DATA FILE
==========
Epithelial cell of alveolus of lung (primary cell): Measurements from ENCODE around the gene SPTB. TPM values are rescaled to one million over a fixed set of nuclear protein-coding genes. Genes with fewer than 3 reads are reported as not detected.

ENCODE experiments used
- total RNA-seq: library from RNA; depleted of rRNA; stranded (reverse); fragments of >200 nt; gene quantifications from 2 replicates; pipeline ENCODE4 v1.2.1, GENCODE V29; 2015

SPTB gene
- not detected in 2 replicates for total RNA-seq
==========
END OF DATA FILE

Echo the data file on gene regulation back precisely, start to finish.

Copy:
Epithelial cell of alveolus of lung (primary cell): Measurements from ENCODE around the gene SPTB. TPM values are rescaled to one million over a fixed set of nuclear protein-coding genes. Genes with fewer than 3 reads are reported as not detected.

ENCODE experiments used
- total RNA-seq: library from RNA; depleted of rRNA; stranded (reverse); fragments of >200 nt; gene quantifications from 2 replicates; pipeline ENCODE4 v1.2.1, GENCODE V29; 2015

SPTB gene
- not detected in 2 replicates for total RNA-seq